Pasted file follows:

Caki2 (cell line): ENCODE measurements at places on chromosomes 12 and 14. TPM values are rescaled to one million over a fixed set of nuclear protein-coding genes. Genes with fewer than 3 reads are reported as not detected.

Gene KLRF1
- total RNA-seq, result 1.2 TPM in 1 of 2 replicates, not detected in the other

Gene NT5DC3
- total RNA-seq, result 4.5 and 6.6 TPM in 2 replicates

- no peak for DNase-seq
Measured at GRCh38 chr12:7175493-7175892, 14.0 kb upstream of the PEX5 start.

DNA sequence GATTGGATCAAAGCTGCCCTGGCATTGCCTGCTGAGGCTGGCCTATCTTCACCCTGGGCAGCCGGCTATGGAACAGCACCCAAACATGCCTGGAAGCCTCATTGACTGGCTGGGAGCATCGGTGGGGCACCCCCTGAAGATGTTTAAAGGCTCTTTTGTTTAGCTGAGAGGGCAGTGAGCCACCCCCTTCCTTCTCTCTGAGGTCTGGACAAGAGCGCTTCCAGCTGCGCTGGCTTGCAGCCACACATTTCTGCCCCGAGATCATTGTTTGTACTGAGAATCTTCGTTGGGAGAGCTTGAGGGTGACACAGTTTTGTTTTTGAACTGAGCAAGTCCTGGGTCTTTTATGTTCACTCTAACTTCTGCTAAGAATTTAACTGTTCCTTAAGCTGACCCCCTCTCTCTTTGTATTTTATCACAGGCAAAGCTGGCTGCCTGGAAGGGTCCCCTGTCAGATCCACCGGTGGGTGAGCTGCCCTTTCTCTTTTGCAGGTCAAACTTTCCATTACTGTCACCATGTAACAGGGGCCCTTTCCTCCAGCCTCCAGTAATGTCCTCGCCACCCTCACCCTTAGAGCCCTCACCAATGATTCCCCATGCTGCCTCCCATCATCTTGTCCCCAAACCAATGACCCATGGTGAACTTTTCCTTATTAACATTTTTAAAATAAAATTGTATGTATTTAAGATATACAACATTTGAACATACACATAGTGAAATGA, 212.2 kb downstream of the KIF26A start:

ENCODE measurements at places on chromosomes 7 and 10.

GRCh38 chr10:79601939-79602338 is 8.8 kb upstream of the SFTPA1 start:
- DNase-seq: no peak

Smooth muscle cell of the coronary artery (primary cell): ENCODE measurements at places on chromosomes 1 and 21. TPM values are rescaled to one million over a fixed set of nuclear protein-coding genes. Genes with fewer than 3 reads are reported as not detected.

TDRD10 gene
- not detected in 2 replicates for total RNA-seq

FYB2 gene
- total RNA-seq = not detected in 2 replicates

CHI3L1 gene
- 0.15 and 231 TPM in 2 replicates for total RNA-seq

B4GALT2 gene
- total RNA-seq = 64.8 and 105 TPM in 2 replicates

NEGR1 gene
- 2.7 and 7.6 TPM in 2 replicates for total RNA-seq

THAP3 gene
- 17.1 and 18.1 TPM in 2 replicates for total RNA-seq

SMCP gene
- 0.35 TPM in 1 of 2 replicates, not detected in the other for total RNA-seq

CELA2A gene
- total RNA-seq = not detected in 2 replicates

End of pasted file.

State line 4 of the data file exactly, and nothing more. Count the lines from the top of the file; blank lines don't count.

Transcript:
Gene NT5DC3